ABUJA - Fears have gripped Nigeria's Muslims after threats by militants in the country's oil-rich delta to attack mosques, religious leaders and hajj camps on claims of defending Christianity.
MEND surely has the reputation and means to carry out the threatened terrorist attacks, Disu Kamor, chief executive at the Muslim Public Affairs Center (MPAC), told OnIslam.net.
Due to this fact, we call on the Nigerian government to take the threat seriously, to publicly condemn it and make tangible efforts to protect Muslims and their places of worship.
The Movement for the Emancipation of the Niger Delta (MEND) has threatened attacks against mosques, Muslim leaders and hajj camps in defense of Christianity against the militant Boko Haram.
The militant group said the attacks will start by May 31 unless the umbrella Christian Association of Nigeria (CAN) and the Catholic Church order a halt.
"The bombings of mosques, hajj camps, Islamic institutions, large congregations in Islamic events and assassinations of clerics that propagate doctrines of hate will form the core mission of this crusade," MEND spokesman Jomo Gbomo has said in an e-mailed statement.
But the threat has sparked fears among Nigerian Muslims over possible attacks by the militant group.
Shakirat Abdulmajeed, spokesperson for The Criterion, an influential group of Muslim women professionals, said Muslims are genuinely apprehensive.
The Muslim community has repeatedly denounced Boko Haram as not representing Islam and Muslims, Abdulmajeed told OnIslam.net.
It would therefore be most unfair for anyone to unleash violence on Muslims for what they know nothing about.
Operating from oil-rich Niger Delta, MEND is one of Nigeria's foremost terror gangs that seeks to control the region's oil wealth.
The group, which operates in Nigeria's south - especially in oil-rich Niger Delta areas, including Lagos and Ondo, focuses its attacks on Nigerian security forces and facilities.
Boko Haram, a radical Muslim group, has escalated attacks against Nigerian security forces and churches in revenge to what it says injustice done to Muslims.
Muslims have repeatedly denounced Boko Haram attacks as running against the Islamic teachings.
The Boko Haram violence does not discriminate between Muslims and Christians, Abdulmajeed said.
And since their activities are mainly in the Muslim North it is perhaps safe to say Muslims are worst hit in the mayhem.
Muslim leaders, however, say the MEND threats do not represent the general sentiments of Christians in Nigeria.
MEND's statements fail to represent the sentiments of most Christians around the country Kamor told OnIslam.net.
(The statements) are reprehensible in their attempt to deny history of the most tragic occurrences which have claimed more Muslim lives, mischaracterized the name and message of Islam, and threatened to the very existence of the whole country.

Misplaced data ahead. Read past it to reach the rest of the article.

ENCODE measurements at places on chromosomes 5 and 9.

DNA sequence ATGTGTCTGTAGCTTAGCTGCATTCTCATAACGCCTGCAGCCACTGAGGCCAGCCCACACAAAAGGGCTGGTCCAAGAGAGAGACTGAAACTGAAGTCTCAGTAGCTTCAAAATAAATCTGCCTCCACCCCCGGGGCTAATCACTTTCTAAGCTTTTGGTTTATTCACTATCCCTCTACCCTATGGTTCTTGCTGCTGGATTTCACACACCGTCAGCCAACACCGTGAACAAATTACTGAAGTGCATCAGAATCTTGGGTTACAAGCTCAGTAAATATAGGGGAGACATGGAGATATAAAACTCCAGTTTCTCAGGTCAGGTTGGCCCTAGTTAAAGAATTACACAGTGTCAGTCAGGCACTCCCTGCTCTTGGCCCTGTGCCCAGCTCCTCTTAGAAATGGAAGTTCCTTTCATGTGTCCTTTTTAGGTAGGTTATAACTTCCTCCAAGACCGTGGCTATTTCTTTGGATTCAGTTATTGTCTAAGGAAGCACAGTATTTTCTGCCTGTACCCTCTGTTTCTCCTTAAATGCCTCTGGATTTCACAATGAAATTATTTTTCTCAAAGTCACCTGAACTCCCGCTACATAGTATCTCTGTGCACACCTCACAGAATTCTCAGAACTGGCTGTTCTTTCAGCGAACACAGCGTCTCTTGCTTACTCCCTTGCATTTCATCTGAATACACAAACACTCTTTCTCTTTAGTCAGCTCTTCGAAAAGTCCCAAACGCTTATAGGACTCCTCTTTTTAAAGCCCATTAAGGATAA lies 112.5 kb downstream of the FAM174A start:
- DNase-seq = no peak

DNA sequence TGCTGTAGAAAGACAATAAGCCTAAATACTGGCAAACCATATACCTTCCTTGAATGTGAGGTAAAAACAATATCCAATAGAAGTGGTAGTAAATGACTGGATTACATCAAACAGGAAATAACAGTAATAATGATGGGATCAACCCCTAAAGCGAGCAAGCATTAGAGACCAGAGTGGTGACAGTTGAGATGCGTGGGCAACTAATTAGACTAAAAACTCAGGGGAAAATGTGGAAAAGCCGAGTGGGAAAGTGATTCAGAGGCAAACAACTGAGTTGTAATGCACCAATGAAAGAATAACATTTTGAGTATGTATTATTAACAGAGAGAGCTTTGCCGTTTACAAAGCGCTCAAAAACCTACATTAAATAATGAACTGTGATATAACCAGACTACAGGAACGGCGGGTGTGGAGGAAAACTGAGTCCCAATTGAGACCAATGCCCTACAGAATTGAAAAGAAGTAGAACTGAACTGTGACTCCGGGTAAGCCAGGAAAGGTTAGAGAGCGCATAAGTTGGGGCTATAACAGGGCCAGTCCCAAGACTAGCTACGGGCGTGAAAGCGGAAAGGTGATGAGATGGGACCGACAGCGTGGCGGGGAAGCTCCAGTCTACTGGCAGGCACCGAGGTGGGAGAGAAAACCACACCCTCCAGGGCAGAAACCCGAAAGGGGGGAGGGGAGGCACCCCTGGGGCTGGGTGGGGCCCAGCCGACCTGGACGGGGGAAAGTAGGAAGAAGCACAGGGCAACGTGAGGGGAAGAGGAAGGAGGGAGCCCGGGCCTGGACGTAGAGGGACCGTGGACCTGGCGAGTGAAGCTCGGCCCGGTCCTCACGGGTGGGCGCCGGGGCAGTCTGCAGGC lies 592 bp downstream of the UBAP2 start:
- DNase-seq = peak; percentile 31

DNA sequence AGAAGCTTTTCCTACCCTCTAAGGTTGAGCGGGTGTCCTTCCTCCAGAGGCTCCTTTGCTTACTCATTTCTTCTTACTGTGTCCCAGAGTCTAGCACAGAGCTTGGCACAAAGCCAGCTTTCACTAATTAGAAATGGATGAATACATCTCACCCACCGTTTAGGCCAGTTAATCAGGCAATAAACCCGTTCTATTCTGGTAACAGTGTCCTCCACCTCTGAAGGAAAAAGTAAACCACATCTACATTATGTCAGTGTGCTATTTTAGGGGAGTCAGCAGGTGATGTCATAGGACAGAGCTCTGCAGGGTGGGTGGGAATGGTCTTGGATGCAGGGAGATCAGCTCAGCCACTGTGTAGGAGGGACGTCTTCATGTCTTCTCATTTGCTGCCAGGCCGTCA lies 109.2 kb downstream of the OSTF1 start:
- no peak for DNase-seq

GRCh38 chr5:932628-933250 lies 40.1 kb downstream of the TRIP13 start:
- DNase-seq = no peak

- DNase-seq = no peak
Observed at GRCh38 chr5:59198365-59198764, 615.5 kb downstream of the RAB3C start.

MEND threat has already invited condemnations from Christian bodies in Nigeria.
The Catholic Church has warned that MEND attacks could sink the country deeper into the precipice.
CAN has not yet commented on the threat, while security agencies have warned the militant group to desist.
Edwin Clark, a prominent leader from the Niger Delta, warned that the threat is aimed at causing disaffection between the various groups in Nigeria.
The Catholic Secretariat said any attacks on Muslims could further plunge the country to the edge.
Any attacks on mosques and other religious places of worship will worsen the problem in the country, Rev Father Ralph Madu, spokesman of the Catholic Secretariat, told OnIslam.net.
So we urge MEND to drop their arms and machetes and embrace peace so that there will be a lasting peace in this country.
All these provoked and unprovoked reactions won't solve the problems.
Prof Ishaq Akintola of the Muslim Rights Concern (MURIC) said the timing of MEND's threat raises serious doubts.
The fact that MEND's threat is coming just when lights start to appear at the end of the dark tunnel is quite interesting, he told OnIslam.net, referring to reports about possible amnesty for Boko Haram militants to help bring peace to the country.
It raises more questions than answers and it is in the interest of everybody that we end this.
Nigeria, one of the world's most religiously committed nations, is divided between a Muslim north and a Christian south.
Muslims and Christians, who constitute 55 and 40 percent of Nigeria's 140 million population respectively, have lived in peace for the most part.But ethnic and religious tensions have bubbled for years, fuelled by decades of resentment between indigenous groups, mostly Christian or animist, who are vying for control of fertile farmlands with migrants and settlers from the Hausa-speaking Muslim north.